Three Hours?

Michael Metzger

The Viagra commercial includes a warning. If you experience a certain condition lasting over four hours, call a doctor. The Passion Week suggests it might be closer to three.

Passion Week began yesterday. It’s a commemoration recalling the sufferings that Christ experienced during his final week on earth. That week he was betrayed, beaten, cursed, and crucified. Christ suffered at the hands of others but didn’t resist. The French word for this sort of thing is paseo, from which we get two words: passion and passive.

This combination of passion and passive can be problematic. Few can endure suffering at the hands of another for any length of time. Most capitulate, which is why passion is often equated with evil desire, greed, and idolatry (Col. 3:5). Three hours at a pop might be the limit, as Christ endured the cross for that length of time.

Capitulating to passion is not always wrong, however. Jeremiah rebuked Israel’s idolatries, likening them to “the wild donkey that sniffs the wind in her passion” (Jer. 2:24). This is a startlingly sexual metaphor. The donkey is wild since animals in heat are driven by sexual passion that defies control. It’s their nature and there’s nothing wrong with that. This sort of passion is a good thing, but not when human beings act this way.

In their first meeting in 1961, President John F. Kennedy shocked British Prime Minister Harold McMillan by telling him that he suffered excruciating headaches if he went too long without sex. Kennedy was a wild donkey. He didn’t take his marriage vows seriously. He didn’t embrace the Apostle Paul’s view of nuptial union.

Paul urged those who lack self-control to get married, “for it is better to marry than to burn with passion” (I Cor. 7:9). The apostle saw sexual arousal and consummation—passion—as a good thing, but only inside nuptial union. If you are aroused all the time and unable to curb it, best get married and be faithful to your spouse. A proper passion is learning the joys of sexual restraint and release inside nuptial union.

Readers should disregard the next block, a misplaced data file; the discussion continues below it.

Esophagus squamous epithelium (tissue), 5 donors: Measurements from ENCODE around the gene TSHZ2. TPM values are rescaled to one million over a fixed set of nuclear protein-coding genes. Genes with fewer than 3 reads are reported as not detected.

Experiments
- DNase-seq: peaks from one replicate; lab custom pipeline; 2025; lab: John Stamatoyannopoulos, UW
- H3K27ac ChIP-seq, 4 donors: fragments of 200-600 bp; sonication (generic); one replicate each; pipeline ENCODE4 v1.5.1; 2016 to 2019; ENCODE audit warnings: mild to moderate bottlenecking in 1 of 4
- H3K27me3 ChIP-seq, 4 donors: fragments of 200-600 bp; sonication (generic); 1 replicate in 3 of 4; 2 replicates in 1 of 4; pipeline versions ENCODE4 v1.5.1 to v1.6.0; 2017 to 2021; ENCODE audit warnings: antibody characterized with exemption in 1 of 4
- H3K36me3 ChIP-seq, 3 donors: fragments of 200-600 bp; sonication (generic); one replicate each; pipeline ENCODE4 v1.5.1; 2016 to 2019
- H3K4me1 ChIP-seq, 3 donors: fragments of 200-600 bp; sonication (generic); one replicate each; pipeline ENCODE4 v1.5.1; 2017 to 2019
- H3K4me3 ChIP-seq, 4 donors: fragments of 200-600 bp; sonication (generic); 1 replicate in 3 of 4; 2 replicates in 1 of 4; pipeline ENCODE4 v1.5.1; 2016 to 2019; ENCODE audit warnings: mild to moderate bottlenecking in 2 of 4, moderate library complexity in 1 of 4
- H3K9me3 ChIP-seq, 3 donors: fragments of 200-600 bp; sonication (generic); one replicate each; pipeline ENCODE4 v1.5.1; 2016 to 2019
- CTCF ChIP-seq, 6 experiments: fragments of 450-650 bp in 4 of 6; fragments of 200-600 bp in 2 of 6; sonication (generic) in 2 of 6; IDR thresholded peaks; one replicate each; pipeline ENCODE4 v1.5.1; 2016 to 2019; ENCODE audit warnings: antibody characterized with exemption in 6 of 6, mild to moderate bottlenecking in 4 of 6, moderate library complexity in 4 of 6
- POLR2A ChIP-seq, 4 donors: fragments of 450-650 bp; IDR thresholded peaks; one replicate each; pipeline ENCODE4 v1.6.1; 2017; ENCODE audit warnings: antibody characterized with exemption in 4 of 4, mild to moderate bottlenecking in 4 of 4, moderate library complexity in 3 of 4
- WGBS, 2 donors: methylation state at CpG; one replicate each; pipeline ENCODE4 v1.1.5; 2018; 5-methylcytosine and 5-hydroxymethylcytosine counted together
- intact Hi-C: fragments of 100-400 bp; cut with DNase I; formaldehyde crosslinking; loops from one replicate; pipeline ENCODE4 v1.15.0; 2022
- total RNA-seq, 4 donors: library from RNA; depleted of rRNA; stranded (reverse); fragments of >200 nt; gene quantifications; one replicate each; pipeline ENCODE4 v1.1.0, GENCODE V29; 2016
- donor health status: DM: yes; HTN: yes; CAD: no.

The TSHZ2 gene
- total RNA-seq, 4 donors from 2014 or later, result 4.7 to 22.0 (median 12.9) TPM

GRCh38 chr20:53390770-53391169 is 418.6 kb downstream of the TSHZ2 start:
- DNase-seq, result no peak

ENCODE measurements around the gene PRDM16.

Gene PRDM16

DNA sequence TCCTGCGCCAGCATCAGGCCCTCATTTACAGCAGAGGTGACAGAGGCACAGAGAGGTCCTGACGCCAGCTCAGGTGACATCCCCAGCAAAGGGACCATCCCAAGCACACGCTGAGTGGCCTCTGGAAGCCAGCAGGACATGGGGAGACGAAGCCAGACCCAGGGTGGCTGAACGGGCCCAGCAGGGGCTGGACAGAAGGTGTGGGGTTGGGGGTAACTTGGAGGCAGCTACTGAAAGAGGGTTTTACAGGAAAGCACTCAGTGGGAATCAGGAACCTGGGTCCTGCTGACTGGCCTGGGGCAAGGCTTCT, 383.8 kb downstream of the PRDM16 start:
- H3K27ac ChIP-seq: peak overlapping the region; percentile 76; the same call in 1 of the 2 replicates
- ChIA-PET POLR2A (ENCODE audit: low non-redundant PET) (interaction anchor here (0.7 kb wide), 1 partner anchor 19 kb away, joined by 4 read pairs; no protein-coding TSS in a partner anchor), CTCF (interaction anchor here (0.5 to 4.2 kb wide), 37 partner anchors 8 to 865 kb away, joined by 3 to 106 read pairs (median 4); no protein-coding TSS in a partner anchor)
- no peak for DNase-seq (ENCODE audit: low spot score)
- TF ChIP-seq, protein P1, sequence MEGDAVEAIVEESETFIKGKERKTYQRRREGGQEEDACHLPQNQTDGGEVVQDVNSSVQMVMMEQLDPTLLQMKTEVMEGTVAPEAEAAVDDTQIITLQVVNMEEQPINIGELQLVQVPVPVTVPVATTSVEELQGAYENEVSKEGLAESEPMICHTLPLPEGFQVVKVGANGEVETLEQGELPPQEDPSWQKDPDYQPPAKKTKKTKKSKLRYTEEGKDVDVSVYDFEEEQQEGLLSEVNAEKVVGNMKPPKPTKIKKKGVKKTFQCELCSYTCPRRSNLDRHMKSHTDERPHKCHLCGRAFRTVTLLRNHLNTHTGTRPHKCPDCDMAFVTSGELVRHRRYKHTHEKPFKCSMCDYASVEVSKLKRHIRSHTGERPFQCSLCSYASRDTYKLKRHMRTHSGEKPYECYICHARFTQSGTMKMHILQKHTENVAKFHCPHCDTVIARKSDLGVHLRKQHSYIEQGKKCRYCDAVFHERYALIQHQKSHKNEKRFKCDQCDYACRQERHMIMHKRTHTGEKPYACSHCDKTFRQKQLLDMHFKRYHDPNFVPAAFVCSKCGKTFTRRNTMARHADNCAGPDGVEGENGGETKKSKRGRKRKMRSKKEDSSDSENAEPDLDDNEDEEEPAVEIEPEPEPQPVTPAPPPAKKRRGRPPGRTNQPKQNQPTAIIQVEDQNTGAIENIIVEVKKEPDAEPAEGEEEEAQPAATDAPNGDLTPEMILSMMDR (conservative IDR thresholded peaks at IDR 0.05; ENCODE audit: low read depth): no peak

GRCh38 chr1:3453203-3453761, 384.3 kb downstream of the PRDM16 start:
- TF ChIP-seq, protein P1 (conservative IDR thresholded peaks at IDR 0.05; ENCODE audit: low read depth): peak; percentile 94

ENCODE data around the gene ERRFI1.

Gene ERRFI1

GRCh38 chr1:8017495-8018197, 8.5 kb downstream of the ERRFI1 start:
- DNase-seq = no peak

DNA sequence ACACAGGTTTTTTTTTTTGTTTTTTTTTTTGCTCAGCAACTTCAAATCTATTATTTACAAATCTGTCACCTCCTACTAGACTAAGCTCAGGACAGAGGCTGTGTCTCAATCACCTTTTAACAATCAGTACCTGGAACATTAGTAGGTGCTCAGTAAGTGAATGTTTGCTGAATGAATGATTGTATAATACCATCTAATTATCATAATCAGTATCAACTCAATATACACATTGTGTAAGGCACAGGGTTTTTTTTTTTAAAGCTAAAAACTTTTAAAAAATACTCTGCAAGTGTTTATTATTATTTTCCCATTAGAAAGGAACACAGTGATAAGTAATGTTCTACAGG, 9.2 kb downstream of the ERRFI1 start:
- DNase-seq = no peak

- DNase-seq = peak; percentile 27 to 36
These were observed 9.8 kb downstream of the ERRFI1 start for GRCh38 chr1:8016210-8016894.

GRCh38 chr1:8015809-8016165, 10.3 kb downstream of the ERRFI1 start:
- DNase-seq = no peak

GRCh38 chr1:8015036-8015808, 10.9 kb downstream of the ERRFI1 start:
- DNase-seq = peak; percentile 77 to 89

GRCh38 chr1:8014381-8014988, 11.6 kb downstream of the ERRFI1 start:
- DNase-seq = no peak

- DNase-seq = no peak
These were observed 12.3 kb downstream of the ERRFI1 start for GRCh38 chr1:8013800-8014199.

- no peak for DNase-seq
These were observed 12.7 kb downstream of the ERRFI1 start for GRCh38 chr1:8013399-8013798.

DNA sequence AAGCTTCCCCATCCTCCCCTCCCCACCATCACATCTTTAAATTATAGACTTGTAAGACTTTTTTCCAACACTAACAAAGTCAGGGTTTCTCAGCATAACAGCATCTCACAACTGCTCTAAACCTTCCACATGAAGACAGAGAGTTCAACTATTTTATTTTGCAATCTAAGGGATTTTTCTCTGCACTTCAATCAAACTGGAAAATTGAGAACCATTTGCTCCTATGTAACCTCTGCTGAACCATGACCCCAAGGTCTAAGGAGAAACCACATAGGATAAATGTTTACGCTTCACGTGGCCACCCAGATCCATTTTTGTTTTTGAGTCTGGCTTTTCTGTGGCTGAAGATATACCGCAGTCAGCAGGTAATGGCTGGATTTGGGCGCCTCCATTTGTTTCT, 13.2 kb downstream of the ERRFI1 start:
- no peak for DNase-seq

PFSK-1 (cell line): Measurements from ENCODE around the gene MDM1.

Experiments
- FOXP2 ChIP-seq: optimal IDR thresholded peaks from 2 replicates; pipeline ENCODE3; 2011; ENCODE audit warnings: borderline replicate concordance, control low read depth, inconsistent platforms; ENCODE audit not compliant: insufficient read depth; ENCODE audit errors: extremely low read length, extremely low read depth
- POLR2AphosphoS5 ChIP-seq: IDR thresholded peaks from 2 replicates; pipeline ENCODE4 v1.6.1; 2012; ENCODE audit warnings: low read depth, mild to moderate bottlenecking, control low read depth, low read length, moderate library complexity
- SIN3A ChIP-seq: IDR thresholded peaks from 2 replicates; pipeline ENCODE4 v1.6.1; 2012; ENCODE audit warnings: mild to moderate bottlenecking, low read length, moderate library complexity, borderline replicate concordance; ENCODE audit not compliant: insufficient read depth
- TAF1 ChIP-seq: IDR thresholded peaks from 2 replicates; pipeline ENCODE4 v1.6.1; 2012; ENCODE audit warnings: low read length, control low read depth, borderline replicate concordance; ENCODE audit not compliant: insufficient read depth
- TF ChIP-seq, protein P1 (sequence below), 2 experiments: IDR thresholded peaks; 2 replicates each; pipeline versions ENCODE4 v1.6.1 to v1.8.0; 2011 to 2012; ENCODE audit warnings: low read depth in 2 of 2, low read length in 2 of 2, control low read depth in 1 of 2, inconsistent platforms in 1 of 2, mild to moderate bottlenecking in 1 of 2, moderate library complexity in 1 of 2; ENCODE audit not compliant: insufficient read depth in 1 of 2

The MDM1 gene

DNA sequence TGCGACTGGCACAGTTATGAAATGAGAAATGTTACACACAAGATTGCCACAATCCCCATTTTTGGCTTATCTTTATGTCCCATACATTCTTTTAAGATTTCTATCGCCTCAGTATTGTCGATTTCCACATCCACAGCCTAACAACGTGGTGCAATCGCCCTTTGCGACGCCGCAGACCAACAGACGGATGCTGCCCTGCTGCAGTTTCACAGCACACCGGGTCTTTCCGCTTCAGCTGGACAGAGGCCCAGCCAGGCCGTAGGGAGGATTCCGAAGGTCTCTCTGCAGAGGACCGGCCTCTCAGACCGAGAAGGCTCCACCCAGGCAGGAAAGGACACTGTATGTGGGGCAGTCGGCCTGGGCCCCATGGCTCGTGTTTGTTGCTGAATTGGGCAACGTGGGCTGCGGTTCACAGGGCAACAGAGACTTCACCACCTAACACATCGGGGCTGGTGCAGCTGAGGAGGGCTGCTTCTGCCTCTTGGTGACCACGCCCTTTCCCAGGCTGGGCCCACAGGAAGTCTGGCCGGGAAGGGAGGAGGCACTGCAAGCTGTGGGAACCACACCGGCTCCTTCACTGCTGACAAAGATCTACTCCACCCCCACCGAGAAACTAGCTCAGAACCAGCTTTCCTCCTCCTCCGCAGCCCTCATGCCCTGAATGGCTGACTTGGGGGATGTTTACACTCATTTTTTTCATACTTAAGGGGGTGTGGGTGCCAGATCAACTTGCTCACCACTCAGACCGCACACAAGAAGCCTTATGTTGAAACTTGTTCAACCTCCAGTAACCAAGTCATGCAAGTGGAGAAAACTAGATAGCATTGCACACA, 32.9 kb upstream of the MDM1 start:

I don’t mean to sound prurient but the picture that Jeremiah and Paul evoke is of sexual consummation. This is why if you claim to be passionate about something all the time, it’s like saying you’re experiencing an erection lasting over four hours. Call a doctor.

You won’t have to make that call in eternity. There, believers will enjoy consummation with Christ forever, which, by definition, means “permanent completion by sex.” Passion will not be problematic as we’ll be able to endure this level of intensity indefinitely.

This is why so much of today’s patter about passion actually cheapens it. We claim to be passionate about almost anything. At a recent conference for Generation Z (those born starting in the mid-90s to the early ’00s depending on whom you ask), the talk was of how they want to take an active role changing the world. “It’s an upbeat group that’s full of passion” is how one person described them. But this cheapens passion as it’s not aligned with how human nature works. We’d benefit from a passion “aligned with reality,” notes Andy Mills, the former CEO of the Thomson Financial who now co-chairs the Theology of Work Project. What’s happening in the Middle East is one example.